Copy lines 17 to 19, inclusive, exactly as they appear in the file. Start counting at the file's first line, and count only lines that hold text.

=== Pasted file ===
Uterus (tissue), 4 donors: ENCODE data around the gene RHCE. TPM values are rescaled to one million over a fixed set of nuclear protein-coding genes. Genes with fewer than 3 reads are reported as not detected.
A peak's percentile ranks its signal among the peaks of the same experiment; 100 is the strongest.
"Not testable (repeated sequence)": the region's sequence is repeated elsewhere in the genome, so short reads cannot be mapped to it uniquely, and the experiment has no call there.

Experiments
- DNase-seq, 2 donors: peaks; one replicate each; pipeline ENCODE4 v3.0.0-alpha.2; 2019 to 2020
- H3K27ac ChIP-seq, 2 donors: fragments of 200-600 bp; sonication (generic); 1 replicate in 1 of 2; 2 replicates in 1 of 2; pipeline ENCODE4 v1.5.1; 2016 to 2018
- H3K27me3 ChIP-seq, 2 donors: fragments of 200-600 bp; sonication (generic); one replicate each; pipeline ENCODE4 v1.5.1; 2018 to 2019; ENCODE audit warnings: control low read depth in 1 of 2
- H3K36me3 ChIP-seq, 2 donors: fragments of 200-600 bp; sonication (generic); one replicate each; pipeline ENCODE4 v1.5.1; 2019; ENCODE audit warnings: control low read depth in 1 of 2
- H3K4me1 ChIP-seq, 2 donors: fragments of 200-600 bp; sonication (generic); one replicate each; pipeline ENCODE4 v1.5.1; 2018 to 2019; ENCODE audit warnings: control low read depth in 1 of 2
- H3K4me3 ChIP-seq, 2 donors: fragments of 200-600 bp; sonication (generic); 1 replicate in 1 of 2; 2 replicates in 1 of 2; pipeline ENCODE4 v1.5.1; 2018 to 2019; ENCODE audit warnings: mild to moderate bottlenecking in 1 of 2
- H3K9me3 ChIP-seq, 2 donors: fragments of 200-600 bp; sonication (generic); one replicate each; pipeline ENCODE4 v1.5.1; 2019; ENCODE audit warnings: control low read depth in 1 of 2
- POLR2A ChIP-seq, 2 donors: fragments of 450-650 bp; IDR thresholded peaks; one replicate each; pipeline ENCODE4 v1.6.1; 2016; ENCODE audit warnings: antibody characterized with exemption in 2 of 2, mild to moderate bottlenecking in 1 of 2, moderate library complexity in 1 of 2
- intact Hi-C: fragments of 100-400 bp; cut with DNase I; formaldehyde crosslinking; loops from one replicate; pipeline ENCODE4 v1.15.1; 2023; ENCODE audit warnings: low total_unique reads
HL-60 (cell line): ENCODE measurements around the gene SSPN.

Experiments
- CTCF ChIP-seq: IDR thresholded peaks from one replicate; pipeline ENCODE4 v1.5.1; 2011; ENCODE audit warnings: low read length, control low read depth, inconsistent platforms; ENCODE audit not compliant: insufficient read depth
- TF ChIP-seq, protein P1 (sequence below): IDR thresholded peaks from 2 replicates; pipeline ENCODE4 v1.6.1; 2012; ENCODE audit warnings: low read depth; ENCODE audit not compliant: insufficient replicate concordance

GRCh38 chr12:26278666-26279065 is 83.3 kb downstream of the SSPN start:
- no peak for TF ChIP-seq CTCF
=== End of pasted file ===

- TF ChIP-seq, protein P1 (sequence below): IDR thresholded peaks from 2 replicates; pipeline ENCODE4 v1.6.1; 2012; ENCODE audit warnings: low read depth; ENCODE audit not compliant: insufficient replicate concordance

GRCh38 chr12:26278666-26279065 is 83.3 kb downstream of the SSPN start:
- no peak for TF ChIP-seq CTCF